Treasury has warned that its economic update might already be outdated as cases continue to climb in Victoria and other states lock their doors.
Treasurer Josh Frydenberg’s “eye-watering” economic update warned that the budget deficit will rise to $85.8 billion in 2019-20 and $184.5 billion in 2020-21, while unemployment was set to rise to 9.25 per cent. But barely a week on, Treasury Secretary Steven Kennedy has told the Senate COVID committee that the outlook has changed for the worse.
“Even since we put this update to government, things have deteriorated in a major state,” Mr Kennedy said, adding that the constraints imposed – including border restrictions in [Qld] and continuing lockdowns in Victoria – will mean “growth will be lower, employment will be lower and unemployment will be higher”.
“People can lose confidence and have concerns about what they’re seeing unfolding, even in other parts of the country,” Mr Kennedy said. “The community having confidence in the virus being well managed will matter enormously for economic activity,” he said.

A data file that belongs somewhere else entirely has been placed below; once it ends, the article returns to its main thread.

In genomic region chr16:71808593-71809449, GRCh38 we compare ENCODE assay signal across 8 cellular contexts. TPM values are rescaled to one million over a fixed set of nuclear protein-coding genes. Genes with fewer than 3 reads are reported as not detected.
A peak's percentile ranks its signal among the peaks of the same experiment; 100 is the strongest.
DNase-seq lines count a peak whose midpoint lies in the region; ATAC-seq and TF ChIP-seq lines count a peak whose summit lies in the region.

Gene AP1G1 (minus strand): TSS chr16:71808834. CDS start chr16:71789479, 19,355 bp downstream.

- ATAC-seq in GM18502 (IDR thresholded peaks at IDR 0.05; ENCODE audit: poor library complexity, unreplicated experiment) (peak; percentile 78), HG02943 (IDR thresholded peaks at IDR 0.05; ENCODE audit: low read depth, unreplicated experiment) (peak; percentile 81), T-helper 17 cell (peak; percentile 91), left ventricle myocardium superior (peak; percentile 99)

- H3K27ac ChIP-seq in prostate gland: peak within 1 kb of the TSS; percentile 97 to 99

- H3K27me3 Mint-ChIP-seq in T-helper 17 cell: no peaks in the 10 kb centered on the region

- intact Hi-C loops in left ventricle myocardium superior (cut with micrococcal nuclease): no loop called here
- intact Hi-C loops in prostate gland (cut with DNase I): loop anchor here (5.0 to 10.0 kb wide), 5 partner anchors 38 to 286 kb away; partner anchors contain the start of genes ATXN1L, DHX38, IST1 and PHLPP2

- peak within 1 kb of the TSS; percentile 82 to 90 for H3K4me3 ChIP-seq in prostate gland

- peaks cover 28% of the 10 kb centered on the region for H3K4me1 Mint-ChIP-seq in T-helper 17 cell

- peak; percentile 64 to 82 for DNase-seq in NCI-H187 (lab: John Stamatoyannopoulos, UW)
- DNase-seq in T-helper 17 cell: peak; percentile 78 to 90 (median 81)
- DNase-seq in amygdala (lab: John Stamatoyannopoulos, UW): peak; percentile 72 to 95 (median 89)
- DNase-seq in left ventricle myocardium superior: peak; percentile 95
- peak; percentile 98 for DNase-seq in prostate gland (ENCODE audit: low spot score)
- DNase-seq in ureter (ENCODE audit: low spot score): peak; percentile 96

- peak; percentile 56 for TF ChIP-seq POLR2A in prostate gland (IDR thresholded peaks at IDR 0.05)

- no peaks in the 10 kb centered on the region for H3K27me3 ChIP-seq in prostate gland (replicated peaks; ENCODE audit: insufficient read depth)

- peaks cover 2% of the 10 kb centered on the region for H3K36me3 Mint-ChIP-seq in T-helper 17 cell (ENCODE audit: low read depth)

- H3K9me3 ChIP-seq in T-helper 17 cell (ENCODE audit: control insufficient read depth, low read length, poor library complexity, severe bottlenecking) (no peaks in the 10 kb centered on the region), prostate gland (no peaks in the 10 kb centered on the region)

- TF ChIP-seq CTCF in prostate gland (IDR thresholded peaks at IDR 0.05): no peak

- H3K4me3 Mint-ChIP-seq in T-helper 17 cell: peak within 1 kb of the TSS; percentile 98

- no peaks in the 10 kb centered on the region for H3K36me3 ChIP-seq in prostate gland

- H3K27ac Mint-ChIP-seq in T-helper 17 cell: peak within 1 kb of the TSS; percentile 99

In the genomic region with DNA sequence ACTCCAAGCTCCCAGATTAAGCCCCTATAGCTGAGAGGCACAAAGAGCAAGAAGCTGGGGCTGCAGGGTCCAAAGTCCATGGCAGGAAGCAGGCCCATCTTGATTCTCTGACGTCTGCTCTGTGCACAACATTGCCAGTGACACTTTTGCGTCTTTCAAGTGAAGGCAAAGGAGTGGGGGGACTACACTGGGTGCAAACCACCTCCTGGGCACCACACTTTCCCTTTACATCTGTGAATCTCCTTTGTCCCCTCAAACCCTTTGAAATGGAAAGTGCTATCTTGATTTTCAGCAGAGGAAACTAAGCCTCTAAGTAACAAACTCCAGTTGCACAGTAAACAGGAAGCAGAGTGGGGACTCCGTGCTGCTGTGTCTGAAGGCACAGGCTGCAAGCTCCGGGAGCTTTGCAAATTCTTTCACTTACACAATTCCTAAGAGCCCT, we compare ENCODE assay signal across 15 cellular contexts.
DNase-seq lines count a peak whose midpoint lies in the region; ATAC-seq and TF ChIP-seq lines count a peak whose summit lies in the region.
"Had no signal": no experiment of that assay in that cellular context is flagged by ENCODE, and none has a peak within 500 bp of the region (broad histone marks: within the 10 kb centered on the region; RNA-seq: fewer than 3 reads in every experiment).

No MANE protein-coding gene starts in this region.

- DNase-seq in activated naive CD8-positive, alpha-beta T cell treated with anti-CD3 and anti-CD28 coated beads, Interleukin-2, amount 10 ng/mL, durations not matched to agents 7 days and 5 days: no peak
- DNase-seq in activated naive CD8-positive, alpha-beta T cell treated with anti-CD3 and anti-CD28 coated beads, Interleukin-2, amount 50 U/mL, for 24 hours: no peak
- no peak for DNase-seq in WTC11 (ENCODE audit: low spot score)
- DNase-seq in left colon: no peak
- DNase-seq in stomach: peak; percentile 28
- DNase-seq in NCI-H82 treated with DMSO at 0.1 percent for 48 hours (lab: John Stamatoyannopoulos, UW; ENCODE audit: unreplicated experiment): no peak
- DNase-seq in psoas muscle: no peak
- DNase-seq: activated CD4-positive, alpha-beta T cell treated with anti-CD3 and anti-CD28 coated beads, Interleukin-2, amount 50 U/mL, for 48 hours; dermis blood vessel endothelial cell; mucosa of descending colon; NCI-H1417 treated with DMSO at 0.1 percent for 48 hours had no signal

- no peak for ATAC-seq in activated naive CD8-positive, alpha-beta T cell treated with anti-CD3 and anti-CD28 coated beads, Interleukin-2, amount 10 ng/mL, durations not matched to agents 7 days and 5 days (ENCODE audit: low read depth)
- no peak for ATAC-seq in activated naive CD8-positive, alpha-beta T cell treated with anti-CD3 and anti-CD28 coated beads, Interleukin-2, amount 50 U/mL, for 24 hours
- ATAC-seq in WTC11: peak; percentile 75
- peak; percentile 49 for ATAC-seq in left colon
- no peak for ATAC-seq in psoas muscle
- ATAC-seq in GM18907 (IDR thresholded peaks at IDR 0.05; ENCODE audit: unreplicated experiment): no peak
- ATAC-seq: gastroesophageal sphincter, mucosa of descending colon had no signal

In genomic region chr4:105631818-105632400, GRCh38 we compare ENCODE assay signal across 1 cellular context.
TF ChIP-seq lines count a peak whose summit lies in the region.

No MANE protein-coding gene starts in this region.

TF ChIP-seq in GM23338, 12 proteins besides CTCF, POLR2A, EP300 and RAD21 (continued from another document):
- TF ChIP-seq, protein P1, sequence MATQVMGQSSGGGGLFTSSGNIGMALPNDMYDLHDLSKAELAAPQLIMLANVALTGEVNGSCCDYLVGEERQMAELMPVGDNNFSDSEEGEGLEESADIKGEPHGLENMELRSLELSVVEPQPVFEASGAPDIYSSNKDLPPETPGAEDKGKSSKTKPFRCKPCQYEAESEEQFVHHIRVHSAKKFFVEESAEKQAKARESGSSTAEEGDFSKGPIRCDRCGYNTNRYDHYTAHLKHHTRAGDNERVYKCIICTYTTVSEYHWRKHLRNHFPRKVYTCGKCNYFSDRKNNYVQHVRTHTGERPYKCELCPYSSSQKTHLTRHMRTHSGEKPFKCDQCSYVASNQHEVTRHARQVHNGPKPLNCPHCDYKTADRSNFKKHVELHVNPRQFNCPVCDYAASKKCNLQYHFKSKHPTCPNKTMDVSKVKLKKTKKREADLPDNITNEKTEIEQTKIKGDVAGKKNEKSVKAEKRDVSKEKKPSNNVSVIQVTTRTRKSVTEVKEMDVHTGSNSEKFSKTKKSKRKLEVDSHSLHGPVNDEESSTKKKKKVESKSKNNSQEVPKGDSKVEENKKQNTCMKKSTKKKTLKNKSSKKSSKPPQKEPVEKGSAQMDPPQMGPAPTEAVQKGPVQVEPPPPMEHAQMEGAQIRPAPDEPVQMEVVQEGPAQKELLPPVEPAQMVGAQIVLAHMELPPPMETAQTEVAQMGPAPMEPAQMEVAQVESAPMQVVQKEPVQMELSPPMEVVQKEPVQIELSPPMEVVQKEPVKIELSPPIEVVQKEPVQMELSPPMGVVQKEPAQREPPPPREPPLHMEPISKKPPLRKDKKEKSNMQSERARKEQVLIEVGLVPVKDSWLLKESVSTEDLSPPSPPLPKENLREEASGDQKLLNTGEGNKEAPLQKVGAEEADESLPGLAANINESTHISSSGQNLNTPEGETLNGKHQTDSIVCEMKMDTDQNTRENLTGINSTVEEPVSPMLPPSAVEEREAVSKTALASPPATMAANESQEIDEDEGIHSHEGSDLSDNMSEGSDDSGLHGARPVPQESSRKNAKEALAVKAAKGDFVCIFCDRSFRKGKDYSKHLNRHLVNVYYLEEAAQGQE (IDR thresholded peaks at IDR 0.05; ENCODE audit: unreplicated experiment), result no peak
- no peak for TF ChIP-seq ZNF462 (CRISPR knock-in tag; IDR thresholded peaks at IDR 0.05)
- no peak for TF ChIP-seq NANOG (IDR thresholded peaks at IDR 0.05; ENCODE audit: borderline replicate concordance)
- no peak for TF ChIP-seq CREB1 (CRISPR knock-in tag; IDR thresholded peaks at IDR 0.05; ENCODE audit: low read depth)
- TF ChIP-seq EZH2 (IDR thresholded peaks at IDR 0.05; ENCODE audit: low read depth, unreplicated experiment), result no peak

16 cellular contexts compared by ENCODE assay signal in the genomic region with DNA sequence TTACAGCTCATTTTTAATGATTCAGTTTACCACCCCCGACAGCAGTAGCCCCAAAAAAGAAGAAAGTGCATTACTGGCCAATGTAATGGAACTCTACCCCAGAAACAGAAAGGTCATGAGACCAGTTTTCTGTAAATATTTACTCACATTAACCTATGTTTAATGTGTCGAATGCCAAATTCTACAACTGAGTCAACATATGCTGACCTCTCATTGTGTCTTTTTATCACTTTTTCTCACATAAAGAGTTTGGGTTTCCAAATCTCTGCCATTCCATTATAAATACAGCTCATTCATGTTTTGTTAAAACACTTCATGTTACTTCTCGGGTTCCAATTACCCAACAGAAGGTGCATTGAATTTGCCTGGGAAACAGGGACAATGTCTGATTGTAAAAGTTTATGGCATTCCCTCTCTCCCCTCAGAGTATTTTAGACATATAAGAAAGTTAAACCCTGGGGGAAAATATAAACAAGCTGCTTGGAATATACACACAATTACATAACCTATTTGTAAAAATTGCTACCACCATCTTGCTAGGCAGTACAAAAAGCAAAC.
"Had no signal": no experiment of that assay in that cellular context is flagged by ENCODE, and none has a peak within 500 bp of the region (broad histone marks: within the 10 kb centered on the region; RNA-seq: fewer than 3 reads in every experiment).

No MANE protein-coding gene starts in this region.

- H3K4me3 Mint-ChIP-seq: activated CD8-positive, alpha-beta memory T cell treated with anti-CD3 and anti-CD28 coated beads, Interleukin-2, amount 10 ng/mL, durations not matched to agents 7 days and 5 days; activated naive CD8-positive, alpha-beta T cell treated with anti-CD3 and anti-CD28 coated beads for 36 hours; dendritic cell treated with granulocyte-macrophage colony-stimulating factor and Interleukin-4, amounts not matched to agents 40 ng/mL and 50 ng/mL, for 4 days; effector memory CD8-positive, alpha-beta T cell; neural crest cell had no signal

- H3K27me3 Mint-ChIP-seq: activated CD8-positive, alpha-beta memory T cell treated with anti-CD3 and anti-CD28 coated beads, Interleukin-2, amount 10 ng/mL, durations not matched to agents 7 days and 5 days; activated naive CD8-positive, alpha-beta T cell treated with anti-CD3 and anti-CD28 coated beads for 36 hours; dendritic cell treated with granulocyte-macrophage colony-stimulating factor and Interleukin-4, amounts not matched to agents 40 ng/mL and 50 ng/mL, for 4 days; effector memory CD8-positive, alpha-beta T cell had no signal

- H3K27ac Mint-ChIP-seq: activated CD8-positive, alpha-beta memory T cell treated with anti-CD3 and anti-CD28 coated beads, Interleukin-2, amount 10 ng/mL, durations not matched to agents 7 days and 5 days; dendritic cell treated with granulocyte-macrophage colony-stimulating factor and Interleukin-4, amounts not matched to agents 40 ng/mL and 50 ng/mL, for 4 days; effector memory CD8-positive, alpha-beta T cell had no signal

Mr Kennedy warned that activity and employment would likely remain below pre-COVID levels for at least the next 12 months.
“This shock is far from over,” Mr Kennedy said. “This is obvious to Australians living in Victoria. We are learning more about the management of COVID-19 but there remains considerable uncertainty about the progression of the virus and its full impact on the economy.”
The Treasurer’s update took an unusually rosy view of the economic situation, assuming a sharp end to Victoria’s renewed lockdown and that structural headwinds – including rising geopolitical tension – would have a limited impact on the recovery.
“Our economy has taken a big hit, and there are many challenges we confront,” Treasurer Frydenberg said. “We can see the mountain ahead and Australia begins the climb. We must remain strong. We must draw strength from our resilience as a nation and a people. And we will get through this, and we will get through this together.”
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